Questions build around foreign worker program

posted on April 14, 2014

By Tara Carman, Vancouver Sun | Link to Article

By Tara Carman, Vancouver Sun | Link to Article

Ottawa expanded its investigation into claims McDonald’s discriminated against Canadian employees in favour of temporary foreign workers on the same day two unions filed a court action challenging the program in another case.

The foreign worker program has faced a barrage of criticism in recent months amid allegations that certain employers are flouting rules designed to protect Canadian jobs and foreign workers from abuse.

The federal government’s investigation into McDonald’s started with three Victoria restaurants owned by a single franchisee, who allegedly brought in temporary foreign workers when there were qualified locals available to do the job.

On Monday, Employment and Social Development Canada announced it is investigating reports that two other franchises, in Parksville and Lethbridge, misused the program. They are suspended from bringing in more workers pending the outcome of the government’s investigation, said Alexandra Fortier, a spokeswoman for Employment Minister Jason Kenney.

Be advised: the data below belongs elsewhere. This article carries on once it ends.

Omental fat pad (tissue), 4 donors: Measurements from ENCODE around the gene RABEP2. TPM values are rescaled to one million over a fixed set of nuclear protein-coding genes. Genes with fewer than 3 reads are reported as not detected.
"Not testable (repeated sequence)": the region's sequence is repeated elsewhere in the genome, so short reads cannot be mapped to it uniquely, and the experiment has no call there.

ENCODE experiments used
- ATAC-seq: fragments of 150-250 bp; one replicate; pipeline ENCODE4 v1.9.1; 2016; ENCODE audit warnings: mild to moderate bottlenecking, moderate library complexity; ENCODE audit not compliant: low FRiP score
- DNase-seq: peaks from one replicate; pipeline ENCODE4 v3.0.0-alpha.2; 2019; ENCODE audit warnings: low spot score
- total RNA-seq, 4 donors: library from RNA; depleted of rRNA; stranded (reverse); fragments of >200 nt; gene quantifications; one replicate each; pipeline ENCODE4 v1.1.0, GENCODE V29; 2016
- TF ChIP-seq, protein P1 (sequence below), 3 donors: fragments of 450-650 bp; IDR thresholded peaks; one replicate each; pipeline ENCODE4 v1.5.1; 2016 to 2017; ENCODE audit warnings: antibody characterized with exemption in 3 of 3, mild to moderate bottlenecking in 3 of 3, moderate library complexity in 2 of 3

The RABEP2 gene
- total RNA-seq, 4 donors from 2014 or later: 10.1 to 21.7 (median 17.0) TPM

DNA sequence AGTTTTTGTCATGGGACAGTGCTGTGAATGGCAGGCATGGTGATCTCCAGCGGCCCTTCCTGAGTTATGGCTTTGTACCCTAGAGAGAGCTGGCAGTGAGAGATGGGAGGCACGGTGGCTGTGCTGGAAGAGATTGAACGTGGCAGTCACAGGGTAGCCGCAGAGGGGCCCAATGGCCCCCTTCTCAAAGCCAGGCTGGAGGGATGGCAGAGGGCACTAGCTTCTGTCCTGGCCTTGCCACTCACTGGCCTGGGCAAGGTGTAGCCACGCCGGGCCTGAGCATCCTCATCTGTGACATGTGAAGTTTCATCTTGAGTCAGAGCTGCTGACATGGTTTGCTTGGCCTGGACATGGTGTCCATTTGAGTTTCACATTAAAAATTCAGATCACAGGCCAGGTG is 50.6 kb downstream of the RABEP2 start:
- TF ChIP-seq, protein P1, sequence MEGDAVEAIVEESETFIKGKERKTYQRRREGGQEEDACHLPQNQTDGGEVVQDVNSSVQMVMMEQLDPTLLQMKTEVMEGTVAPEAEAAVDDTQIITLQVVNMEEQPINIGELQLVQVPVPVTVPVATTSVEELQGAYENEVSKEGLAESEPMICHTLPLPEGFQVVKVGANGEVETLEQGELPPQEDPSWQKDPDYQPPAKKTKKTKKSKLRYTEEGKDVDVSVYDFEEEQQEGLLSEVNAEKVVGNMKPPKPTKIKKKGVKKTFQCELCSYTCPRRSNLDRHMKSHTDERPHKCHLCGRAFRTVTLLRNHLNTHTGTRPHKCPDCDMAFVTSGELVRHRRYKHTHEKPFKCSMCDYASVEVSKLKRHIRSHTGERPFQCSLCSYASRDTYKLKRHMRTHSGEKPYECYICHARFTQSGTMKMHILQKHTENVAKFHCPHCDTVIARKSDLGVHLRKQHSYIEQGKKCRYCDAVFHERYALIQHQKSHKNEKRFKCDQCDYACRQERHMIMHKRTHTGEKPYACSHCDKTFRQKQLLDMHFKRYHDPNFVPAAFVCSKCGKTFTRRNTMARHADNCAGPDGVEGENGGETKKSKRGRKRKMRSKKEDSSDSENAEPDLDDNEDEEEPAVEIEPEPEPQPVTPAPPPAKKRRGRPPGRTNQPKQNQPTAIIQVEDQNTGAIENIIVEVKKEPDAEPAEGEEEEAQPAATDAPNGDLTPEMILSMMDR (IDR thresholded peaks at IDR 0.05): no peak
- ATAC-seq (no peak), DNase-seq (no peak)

“We take these allegations very seriously and immediately launched our own investigations,” McDonald’s Canada said in a statement on its website. “In addition, we have launched a comprehensive review of all corporate and franchise-operated restaurants across the country to ensure our operations are fully aligned with the requirements of the Temporary Foreign Worker Program and consistent with our McDonald’s values.”

Meanwhile, two unions filed a court action Monday alleging an Oregon-based company working on a cogeneration plant being built by Conifex in northern B.C. dumped a local crane operator they had hired in favour of American workers.

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